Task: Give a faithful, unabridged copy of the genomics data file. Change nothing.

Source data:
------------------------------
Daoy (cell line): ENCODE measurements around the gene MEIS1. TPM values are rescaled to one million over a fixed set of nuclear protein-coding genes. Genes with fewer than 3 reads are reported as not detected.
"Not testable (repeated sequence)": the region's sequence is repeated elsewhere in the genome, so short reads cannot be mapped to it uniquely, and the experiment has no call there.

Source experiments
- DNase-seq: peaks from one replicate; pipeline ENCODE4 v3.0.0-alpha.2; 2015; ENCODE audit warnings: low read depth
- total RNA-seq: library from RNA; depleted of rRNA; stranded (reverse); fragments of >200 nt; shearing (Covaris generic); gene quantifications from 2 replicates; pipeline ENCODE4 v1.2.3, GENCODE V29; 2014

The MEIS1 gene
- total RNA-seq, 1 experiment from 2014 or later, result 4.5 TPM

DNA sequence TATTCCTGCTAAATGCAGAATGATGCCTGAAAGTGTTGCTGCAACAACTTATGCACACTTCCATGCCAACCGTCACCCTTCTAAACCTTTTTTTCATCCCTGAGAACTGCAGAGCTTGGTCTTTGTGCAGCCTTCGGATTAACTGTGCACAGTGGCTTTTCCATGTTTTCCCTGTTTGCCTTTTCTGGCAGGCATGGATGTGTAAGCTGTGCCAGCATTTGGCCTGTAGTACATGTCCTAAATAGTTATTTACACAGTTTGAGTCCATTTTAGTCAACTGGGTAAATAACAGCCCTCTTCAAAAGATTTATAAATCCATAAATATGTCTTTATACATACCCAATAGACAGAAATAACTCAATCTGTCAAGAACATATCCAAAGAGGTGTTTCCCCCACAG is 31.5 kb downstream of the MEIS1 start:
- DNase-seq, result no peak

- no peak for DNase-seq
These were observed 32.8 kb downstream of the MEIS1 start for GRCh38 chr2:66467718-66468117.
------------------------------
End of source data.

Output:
Daoy (cell line): ENCODE measurements around the gene MEIS1. TPM values are rescaled to one million over a fixed set of nuclear protein-coding genes. Genes with fewer than 3 reads are reported as not detected.
"Not testable (repeated sequence)": the region's sequence is repeated elsewhere in the genome, so short reads cannot be mapped to it uniquely, and the experiment has no call there.

Source experiments
- DNase-seq: peaks from one replicate; pipeline ENCODE4 v3.0.0-alpha.2; 2015; ENCODE audit warnings: low read depth
- total RNA-seq: library from RNA; depleted of rRNA; stranded (reverse); fragments of >200 nt; shearing (Covaris generic); gene quantifications from 2 replicates; pipeline ENCODE4 v1.2.3, GENCODE V29; 2014

The MEIS1 gene
- total RNA-seq, 1 experiment from 2014 or later, result 4.5 TPM

DNA sequence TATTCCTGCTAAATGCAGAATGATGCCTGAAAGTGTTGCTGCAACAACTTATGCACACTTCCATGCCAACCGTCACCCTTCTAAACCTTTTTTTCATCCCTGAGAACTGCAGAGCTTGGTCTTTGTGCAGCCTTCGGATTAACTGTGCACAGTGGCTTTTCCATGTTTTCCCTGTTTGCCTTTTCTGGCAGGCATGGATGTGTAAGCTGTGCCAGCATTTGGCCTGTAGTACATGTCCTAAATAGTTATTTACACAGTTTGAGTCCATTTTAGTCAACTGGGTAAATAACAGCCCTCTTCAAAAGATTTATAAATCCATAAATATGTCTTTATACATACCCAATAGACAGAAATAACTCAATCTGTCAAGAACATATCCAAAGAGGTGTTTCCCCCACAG is 31.5 kb downstream of the MEIS1 start:
- DNase-seq, result no peak

- no peak for DNase-seq
These were observed 32.8 kb downstream of the MEIS1 start for GRCh38 chr2:66467718-66468117.